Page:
News from north of the border: Scottish court reforms
The Courts Reform (Scotland Act 2014) ("the Act") has been called “the single most important piece of legislation in the field of civil justice for over a century” .
Published 11 December 2017
The Private Housing (Tenancies) (Scotland) Act 2016, which came into force on 1 December 2017, is set to alter the landscape of residential tenancies in Scotland. The most significant change is the introduction of a new tenancy regime, the Private Residential Tenancy, and an end to the former system of assured and short assured tenancies.
From 1 December 2017, it is no longer possible to create an assured or short assured tenancy, and any attempt by a landlord to grant such a tenancy may not be enforceable. It is also no longer possible for landlords to impose a minimum tenancy term, or a tenancy end date. Rather, private residential tenancies will continue indefinitely until they are brought to an end, either by the tenant giving 28 days' notice or by the landlord evicting the tenant.
The Act introduced 18 grounds for eviction (a list of these can be found here). In order for a landlord to successfully evict a tenant, at least one of these grounds must be given. There is no longer provision for a 'no fault' eviction of tenants.
Existing assured tenancies and short assured tenancies, which continue by tacit relocation, continue in their present form until terminated. The position in respect of short assured tenancies, which continue by contractual agreement, however, is not so clear. According to published government advice, tenancies of this type can continue to renew under the Housing (Scotland) Act 1988 until either the landlord or the tenant bring it to an end by serving notice to quit. However, this advice runs contrary to statutory provisions in the 2016 Act, which state that such tenancies will become Private Residential Tenancies from 1 December 2017.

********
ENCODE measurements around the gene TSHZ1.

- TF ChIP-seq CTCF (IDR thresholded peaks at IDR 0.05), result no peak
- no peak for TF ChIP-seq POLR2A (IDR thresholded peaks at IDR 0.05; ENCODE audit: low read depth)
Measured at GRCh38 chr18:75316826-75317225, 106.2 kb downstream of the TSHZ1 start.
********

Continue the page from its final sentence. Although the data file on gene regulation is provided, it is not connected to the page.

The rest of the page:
Until further guidance is published to clarify this uncertainty, letting agents should be aware that the advice provided by the Scottish Government may be unreliable and open to challenge by tenants. Landlords are advised to be cautious in following government advice until the position has been clarified.
Landlords are also prevented from raising rents more frequently than once per year, and tenants must be given three months' notice of any rent rise. Tenants are permitted to challenge a rent increase if they feel it is too high. Landlords are permitted to seek a refundable deposit of no more than two months' rent, but any other charges (such as premiums or administration fees) are not be permitted.
Ultimately, the new Act has the potential to simplify the rules of residential tenancies, and will free landlords and letting agents from the possible pitfalls of often confusing pre-tenancy notices. The scheme does, however, limit the freedom of landlords in substantial ways, and gives greater security of tenure to tenants. Letting agents should ensure they are fully aware of the new provisions so that they can provide advice to their clients.